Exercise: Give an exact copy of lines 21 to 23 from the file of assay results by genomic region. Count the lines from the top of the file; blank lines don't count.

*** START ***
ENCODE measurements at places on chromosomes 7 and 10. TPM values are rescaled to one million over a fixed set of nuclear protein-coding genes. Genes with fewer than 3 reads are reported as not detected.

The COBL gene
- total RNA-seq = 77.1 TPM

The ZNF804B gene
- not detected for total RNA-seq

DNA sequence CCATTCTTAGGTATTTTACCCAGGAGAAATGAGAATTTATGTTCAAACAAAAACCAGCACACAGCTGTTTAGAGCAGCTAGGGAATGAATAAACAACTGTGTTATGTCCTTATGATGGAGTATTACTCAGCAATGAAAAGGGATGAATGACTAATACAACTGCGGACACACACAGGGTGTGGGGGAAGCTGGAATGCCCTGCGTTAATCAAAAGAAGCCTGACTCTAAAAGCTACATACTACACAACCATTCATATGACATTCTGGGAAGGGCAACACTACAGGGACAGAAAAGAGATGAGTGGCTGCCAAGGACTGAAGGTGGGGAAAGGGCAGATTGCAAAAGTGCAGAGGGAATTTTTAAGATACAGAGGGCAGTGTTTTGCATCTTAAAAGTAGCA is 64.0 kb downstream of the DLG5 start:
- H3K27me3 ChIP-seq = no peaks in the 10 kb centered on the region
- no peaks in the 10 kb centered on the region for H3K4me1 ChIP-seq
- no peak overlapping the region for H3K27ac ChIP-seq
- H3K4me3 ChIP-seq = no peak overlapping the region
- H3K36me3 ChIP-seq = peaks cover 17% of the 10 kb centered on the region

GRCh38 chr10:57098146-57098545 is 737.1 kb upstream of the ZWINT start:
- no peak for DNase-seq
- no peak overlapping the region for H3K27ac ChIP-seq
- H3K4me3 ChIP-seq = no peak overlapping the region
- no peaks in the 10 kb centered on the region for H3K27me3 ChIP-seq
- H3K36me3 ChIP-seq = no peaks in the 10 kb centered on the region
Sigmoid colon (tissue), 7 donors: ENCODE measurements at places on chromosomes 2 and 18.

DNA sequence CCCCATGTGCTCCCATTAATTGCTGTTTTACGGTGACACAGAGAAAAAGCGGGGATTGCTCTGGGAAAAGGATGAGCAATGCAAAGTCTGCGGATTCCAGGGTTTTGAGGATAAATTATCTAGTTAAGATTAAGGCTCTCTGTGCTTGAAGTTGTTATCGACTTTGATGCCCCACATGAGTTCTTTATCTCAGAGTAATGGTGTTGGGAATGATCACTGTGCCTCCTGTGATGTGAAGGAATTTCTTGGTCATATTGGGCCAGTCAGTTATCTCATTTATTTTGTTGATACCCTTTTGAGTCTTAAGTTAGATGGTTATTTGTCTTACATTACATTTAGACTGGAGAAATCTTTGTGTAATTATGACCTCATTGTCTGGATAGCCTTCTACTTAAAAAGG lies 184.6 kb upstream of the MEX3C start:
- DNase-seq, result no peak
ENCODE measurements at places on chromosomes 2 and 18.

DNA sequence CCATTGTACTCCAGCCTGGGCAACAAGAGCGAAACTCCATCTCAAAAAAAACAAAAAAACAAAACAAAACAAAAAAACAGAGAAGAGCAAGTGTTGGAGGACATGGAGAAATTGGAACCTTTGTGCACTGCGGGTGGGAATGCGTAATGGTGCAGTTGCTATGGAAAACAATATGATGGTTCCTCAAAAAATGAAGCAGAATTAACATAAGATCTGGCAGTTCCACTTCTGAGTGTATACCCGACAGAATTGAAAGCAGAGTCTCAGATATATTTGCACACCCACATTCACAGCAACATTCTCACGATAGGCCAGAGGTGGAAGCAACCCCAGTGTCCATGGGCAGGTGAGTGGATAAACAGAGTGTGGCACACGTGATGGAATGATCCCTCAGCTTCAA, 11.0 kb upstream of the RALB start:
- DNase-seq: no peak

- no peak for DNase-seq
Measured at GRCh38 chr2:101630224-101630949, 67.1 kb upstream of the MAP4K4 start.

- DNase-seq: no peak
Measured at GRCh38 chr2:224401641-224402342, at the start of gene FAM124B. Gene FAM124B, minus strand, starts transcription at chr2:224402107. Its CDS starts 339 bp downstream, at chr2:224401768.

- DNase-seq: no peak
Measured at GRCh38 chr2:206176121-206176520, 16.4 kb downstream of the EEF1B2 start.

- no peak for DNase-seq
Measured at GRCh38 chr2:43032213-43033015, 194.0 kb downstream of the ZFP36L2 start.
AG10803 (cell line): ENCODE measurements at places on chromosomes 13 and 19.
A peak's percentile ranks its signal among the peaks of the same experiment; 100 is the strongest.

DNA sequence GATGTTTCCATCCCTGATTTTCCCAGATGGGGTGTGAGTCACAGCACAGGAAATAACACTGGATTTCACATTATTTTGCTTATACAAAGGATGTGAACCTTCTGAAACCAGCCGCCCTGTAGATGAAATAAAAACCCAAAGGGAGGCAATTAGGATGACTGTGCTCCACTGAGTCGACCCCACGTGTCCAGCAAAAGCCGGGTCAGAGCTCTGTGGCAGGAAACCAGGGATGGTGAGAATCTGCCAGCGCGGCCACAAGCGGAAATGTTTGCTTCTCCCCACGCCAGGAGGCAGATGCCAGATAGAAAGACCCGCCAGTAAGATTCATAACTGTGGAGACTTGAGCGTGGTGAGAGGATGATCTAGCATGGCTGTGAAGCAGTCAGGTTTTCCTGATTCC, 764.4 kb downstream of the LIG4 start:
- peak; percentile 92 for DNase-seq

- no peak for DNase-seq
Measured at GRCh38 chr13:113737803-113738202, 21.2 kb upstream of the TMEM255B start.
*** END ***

ENCODE measurements at places on chromosomes 2 and 18.

DNA sequence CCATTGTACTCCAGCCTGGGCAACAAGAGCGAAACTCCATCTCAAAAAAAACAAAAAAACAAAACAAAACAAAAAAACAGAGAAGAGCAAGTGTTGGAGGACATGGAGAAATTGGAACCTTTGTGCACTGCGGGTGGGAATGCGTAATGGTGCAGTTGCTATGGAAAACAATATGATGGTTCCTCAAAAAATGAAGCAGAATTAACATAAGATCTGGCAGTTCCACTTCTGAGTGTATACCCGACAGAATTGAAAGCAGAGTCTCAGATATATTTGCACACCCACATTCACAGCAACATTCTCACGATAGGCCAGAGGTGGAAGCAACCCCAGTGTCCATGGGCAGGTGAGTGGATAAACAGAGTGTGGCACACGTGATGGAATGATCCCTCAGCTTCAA, 11.0 kb upstream of the RALB start:
- DNase-seq: no peak